The UK Home Office was responsible for at least 100 instances of data breaches that violated the country’s data protection laws, according to a report published last month by the Independent Chief Inspector of Borders and Immigration.
According to the report, personal data relating to the EU Settlement Scheme (EUSS), including passport copies, have been lost or sent to the wrong address – a violation of English and European data protection laws.
The data breaches occurred during the Home Office’s administration of the EUSS scheme between April and August 2019.
The investigation’s findings have raised concerns about the handling of personal data by government bodies, like the Home Office.
To date, 3.2 million people have applied to the EUSS, a scheme set up to cater for EU/EEA and Swiss citizens residents in the UK who intend to stay after 30th June 2021. To file for ‘settled status’ through the scheme, applicants are required to submit electronic or paper copies of their identity documents.
The breach occurred as a result of an administrative error which saw 240 personal applicant email addresses sent out in a mass email without blind copy protection. The first recorded breach was reported in the media in April of last year, with the report showing that further breaches took place between April and August 2019.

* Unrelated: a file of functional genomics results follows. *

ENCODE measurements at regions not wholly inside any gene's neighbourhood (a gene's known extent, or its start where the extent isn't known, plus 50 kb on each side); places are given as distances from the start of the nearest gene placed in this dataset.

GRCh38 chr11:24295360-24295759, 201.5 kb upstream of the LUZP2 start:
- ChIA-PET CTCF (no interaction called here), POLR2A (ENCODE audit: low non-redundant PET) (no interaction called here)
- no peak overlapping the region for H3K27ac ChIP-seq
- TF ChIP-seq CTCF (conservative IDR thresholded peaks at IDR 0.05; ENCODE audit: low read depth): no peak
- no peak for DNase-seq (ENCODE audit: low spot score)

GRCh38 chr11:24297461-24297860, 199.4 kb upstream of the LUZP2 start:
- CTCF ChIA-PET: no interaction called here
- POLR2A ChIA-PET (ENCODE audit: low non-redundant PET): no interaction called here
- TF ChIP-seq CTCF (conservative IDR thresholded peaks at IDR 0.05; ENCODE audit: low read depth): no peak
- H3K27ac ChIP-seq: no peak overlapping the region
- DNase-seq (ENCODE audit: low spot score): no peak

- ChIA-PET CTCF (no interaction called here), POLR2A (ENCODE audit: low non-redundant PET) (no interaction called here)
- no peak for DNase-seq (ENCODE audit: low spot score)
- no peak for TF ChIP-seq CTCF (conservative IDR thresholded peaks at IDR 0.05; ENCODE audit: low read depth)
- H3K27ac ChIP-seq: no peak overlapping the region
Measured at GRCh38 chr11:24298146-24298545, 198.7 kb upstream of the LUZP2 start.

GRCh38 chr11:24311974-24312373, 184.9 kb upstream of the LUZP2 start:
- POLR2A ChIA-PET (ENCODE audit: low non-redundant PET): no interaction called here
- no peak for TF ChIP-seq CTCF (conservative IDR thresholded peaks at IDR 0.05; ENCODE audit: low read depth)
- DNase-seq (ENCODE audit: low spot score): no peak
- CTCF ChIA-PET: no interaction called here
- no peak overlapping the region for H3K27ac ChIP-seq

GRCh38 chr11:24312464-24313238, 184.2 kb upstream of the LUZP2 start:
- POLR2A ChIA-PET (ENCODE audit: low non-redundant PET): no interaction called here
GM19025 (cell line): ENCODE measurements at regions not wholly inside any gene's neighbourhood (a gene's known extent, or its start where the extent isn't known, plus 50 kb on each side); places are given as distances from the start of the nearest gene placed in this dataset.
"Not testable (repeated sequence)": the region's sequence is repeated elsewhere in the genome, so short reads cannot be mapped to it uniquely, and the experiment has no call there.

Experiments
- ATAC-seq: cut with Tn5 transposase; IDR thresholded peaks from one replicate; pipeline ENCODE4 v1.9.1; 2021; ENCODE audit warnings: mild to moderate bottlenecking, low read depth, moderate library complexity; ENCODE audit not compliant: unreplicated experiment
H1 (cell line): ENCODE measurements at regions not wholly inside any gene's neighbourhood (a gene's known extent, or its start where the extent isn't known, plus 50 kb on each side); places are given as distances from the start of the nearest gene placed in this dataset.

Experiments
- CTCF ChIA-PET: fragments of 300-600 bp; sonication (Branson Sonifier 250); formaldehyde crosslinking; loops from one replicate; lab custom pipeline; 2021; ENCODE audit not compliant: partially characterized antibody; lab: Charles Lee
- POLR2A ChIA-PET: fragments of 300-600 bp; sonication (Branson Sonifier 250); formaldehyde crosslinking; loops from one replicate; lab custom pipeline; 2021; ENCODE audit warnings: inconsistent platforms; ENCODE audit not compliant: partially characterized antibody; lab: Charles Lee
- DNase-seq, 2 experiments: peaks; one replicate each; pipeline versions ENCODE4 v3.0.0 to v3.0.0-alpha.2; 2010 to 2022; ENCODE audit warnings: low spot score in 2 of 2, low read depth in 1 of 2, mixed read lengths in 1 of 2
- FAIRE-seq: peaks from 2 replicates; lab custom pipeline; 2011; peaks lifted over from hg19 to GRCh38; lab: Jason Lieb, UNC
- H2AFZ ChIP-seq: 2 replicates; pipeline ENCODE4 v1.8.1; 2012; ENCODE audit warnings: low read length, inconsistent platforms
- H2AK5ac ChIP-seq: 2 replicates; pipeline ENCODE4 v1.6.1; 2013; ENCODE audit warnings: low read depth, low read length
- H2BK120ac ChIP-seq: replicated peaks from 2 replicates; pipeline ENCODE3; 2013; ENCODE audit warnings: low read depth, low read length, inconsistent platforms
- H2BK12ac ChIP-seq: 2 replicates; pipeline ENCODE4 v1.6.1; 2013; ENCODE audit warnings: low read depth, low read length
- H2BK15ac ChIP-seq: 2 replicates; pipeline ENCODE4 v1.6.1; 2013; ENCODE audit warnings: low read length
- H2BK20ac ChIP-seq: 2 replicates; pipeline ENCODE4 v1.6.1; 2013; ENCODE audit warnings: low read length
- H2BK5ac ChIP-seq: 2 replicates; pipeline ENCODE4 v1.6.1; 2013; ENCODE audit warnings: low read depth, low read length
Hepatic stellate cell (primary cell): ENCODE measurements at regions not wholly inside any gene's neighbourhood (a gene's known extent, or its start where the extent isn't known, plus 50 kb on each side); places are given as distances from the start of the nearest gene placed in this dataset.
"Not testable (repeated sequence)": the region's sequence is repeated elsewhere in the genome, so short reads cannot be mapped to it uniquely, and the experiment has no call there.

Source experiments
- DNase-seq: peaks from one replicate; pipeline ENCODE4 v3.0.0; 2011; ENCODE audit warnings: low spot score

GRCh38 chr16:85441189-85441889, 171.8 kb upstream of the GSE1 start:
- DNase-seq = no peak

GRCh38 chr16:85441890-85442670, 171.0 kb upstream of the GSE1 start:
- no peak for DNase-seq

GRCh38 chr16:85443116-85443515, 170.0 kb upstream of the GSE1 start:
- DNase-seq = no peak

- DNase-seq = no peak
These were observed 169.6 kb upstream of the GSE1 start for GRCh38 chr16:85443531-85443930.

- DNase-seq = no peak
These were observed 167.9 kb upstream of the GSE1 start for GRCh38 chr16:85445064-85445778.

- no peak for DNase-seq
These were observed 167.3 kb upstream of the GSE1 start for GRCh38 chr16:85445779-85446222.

In more than one case, the Home Office sent passport copies to the wrong applicant, or intended to send them to the right applicant, but contacted the wrong address.
On other occasions, ID documents were misplaced in the EUSS office, or by the postal company delivering them.
Reacting to the report’s publication, the Home Office said it had added changes to its processes for sending out bulk emails, meaning there would be no more errors going forward.
“We regularly review all processes and procedures to mitigate against data breaches. These are reviewed regularly and amended if needed. We are also in discussion with the heads of security, integrity and data protection to ensure our processes are aligned to GDPR compliance. Bulk email processes have changed so there will be no errors going forward,” read the statement.
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